Chris Waller pointed out to me this morning that the NGDP target is formally equivalent to a special case of the Taylor rule. (Maybe this is generally known? I don't know.)

The argument goes as follows. Let R denote the nominal interest rate. Then the NGDP target proposes a monetary policy rule of the form:

R = R* + [log(NGDP) - log(NGDP*)]

where the starred variables denote targets. So the rule above raises the interest rate when NGDP is above target and lowers the interest rate when NGDP is below target.

Of course, NGDP = PY, so log(NGDP) = log(P) + log(Y).

Thus, we may rewrite our policy rule in the following way:

R = R* + [log(P) +log(Y) - log(P*) - log(Y*)]

Now add and subract the lagged value of log(P) from the RHS of the equation above to get:

R = R* + [log(P) - log(P-) +log(Y) - log(P*) + log(P-) - log(Y*)]

or

R = R* + A*[log(P/P-) - log(P*/P-)] + B*[log(Y) - log(Y*)]

So the NGDP targeting rule proposes to adjust the nominal interest rate in terms of the prevailing inflation and output gaps, with weights A = B = 1.

It seems surprising that the solution A=B=1 is generically robust. But maybe it is. In many models, A>1 is required for stability. This is the so-called Taylor principle. It is also a property of learning models; see Howitt 1992.

So maybe the NGDP targeting crowd is just saying that A should be lowered and B increased? Is that it? Have to rush off to a meeting...

The argument goes as follows. Let R denote the nominal interest rate. Then the NGDP target proposes a monetary policy rule of the form:

R = R* + [log(NGDP) - log(NGDP*)]

where the starred variables denote targets. So the rule above raises the interest rate when NGDP is above target and lowers the interest rate when NGDP is below target.

Of course, NGDP = PY, so log(NGDP) = log(P) + log(Y).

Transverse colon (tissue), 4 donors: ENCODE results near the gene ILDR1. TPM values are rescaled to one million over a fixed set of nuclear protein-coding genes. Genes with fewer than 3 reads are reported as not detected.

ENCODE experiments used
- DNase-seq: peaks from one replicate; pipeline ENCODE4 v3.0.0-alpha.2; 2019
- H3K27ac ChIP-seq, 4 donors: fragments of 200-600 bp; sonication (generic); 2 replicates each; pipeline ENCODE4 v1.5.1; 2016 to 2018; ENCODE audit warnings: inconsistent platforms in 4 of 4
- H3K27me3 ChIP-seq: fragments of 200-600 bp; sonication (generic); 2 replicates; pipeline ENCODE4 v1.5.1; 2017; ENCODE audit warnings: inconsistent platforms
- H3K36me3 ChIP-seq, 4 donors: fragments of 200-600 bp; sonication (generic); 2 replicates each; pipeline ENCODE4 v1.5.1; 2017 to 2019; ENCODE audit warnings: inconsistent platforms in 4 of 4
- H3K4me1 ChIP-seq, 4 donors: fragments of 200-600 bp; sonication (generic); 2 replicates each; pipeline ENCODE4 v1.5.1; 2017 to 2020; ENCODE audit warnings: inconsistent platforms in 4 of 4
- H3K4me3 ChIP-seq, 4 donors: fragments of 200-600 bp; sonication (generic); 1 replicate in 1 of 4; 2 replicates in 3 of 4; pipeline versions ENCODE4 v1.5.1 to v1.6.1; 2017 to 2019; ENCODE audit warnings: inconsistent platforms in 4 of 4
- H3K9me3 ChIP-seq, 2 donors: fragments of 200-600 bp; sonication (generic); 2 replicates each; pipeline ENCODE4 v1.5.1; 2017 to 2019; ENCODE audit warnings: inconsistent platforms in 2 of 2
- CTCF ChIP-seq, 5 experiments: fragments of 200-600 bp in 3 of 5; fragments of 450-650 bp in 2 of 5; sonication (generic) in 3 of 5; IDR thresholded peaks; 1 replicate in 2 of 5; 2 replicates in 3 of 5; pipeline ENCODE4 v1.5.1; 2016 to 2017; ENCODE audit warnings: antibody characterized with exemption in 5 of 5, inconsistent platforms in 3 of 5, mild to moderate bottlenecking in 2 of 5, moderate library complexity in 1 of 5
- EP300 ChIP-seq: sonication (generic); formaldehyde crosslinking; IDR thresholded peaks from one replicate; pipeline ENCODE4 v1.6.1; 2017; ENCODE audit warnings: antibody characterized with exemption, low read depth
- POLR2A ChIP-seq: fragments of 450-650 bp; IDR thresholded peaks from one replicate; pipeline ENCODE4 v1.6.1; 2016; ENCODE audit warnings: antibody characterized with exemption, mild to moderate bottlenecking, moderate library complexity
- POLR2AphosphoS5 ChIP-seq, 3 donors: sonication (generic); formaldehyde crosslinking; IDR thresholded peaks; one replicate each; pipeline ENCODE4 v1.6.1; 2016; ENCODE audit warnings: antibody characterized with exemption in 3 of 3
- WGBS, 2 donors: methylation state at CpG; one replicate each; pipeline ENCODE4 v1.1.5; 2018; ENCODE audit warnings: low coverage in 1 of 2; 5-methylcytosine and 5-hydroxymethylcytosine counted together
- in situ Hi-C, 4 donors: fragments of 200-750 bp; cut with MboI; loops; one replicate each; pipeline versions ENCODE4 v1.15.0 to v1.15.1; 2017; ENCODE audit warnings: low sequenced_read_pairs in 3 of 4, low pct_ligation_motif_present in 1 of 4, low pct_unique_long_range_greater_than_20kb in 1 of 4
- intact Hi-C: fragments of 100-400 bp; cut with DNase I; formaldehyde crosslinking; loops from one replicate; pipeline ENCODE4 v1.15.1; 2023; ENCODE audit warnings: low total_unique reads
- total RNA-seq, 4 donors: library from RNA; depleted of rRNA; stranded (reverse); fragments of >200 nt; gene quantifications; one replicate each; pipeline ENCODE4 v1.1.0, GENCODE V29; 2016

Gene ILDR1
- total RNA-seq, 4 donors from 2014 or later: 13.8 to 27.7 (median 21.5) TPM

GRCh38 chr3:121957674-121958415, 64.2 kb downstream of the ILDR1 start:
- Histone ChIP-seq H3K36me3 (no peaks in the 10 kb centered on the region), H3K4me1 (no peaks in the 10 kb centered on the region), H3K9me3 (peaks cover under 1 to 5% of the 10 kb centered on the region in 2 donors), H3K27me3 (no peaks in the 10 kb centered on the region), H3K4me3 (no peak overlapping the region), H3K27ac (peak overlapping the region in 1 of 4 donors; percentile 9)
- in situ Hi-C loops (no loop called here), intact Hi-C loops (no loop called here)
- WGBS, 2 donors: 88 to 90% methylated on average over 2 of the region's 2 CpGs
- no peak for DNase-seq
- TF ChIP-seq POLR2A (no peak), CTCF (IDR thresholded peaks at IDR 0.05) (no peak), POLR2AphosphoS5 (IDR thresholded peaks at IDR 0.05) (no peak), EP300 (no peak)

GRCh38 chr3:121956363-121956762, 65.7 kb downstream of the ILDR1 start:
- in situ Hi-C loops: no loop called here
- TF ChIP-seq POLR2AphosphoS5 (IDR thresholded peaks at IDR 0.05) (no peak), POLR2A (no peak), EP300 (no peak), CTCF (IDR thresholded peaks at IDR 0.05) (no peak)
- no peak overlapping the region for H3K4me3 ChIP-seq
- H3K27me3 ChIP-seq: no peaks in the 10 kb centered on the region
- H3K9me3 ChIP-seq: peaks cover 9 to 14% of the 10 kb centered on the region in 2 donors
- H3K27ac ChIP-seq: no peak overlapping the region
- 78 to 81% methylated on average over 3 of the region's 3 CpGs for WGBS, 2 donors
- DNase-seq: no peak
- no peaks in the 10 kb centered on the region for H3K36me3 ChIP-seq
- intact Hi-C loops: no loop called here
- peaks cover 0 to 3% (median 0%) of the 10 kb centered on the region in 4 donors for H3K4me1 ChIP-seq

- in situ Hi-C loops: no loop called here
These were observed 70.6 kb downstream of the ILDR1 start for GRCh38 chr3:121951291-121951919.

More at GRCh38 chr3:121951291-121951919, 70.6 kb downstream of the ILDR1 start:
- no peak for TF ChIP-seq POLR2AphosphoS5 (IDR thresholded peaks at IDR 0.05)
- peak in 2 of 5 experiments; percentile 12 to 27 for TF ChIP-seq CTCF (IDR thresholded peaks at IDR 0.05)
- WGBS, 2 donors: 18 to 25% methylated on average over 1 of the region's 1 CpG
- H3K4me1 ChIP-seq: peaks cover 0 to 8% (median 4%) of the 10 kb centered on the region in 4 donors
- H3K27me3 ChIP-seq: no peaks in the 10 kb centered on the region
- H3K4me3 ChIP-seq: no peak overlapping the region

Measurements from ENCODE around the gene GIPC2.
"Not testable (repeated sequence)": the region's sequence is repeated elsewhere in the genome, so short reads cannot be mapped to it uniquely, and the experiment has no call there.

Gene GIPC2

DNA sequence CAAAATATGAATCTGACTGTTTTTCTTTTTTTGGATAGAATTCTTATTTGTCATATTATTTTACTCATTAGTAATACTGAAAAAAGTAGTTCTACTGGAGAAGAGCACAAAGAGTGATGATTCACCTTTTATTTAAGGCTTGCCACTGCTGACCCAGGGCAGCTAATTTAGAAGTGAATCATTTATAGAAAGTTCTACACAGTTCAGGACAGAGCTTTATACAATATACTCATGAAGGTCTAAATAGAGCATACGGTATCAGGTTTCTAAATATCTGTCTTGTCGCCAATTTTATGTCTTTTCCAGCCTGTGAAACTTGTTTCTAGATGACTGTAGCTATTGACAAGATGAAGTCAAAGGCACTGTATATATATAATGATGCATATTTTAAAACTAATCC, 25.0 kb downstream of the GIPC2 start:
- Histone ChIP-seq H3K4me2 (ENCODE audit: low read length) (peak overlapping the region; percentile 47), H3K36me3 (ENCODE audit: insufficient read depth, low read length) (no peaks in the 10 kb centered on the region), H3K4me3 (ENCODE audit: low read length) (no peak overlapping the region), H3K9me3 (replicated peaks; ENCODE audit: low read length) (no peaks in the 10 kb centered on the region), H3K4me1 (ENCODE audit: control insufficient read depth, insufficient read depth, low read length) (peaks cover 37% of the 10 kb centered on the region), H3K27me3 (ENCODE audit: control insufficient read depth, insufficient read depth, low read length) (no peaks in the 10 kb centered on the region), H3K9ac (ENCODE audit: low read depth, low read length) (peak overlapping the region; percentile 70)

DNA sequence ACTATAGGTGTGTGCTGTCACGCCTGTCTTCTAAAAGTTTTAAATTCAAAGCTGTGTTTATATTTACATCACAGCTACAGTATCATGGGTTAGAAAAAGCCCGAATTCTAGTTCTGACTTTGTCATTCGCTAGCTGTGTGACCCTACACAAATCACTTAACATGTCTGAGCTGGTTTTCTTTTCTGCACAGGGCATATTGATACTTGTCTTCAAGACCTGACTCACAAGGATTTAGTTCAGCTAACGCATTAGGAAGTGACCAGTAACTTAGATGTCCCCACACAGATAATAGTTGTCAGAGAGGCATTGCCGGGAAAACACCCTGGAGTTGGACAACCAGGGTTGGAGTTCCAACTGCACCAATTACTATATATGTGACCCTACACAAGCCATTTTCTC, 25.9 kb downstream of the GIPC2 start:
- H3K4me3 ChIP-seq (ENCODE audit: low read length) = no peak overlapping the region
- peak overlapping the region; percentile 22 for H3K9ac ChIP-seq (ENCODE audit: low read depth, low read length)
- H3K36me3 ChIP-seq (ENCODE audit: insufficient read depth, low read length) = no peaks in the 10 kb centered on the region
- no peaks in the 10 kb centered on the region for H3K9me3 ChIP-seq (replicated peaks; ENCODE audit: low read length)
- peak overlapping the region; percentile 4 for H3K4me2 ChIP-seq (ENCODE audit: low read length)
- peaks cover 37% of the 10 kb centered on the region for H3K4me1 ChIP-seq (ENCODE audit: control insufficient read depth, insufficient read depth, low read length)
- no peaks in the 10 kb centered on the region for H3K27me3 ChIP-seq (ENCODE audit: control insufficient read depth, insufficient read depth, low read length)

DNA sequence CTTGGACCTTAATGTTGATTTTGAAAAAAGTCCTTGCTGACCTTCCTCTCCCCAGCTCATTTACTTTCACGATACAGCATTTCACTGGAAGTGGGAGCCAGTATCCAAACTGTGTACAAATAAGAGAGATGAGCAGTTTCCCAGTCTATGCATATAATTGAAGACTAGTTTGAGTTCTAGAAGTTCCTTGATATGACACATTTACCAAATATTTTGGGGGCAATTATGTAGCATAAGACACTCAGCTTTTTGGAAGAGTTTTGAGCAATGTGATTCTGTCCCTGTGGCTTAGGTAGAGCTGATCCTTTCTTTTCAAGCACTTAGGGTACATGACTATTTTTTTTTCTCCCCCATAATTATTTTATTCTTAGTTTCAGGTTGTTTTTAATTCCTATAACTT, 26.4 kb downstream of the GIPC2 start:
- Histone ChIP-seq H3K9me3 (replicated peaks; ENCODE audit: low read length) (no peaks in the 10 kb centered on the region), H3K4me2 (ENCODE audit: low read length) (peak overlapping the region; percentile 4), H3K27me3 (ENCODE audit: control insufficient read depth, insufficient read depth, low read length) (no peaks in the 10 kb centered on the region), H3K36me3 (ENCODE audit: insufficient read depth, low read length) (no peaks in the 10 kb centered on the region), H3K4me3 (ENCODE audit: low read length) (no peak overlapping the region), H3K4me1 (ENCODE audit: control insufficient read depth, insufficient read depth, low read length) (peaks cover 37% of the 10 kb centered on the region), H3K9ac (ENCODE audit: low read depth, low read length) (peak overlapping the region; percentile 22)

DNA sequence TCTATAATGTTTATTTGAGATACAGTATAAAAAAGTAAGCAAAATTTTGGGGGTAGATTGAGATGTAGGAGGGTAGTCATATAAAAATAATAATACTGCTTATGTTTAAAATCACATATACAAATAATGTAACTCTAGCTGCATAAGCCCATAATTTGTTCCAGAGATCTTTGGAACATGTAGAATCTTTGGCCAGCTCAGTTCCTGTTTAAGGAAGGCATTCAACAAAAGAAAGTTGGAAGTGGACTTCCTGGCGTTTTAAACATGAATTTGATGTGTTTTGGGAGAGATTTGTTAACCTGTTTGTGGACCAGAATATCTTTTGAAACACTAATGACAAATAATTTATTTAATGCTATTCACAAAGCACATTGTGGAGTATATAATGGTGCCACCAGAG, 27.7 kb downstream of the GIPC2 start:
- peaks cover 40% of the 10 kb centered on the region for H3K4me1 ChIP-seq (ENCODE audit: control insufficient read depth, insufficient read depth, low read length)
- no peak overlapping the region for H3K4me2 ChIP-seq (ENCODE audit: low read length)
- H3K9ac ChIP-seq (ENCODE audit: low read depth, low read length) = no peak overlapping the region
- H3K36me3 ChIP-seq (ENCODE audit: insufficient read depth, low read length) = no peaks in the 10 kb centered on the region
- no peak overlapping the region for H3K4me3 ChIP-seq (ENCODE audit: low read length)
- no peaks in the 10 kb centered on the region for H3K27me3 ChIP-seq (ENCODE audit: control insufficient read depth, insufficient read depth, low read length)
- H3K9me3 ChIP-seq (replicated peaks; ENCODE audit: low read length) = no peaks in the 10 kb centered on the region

Thus, we may rewrite our policy rule in the following way:

R = R* + [log(P) +log(Y) - log(P*) - log(Y*)]

Now add and subract the lagged value of log(P) from the RHS of the equation above to get:

R = R* + [log(P) - log(P-) +log(Y) - log(P*) + log(P-) - log(Y*)]

or

R = R* + A*[log(P/P-) - log(P*/P-)] + B*[log(Y) - log(Y*)]

So the NGDP targeting rule proposes to adjust the nominal interest rate in terms of the prevailing inflation and output gaps, with weights A = B = 1.

It seems surprising that the solution A=B=1 is generically robust. But maybe it is. In many models, A>1 is required for stability. This is the so-called Taylor principle. It is also a property of learning models; see Howitt 1992.

So maybe the NGDP targeting crowd is just saying that A should be lowered and B increased? Is that it? Have to rush off to a meeting...

David,

ReplyDeleteI think this is well known, but then again it might just be well known to me.

1. If A=B=1 this would satisfy the conditions for a unique equilibrium in a New Keynesian model (see Gali's short textbook on this).

2. The advantage that a nominal income target would conceivably have over a Taylor Rule is that with a nominal income target, you don't have to have knowledge and/or an estimate of the output gap.

Leaving aside the issue of growth rates vs. levels, not worrying about potential output estimates is important.

DeleteStill, political economy issues are important to most Market Monetarists.

Is all of this left to the macroeconomic experts who come up with the weights? Or are we targeting total spending on output?

Remember, the voters are in charge of all of this in the final analysis. What can they understand? Or do we just tell them it is beyond them and trust the experts?

Even if you go one level up to the politicians, it is little better.

In the model above, the introduction of potential output was simply incorrect.

DeleteNominal GDP targeting says nothing about potential output.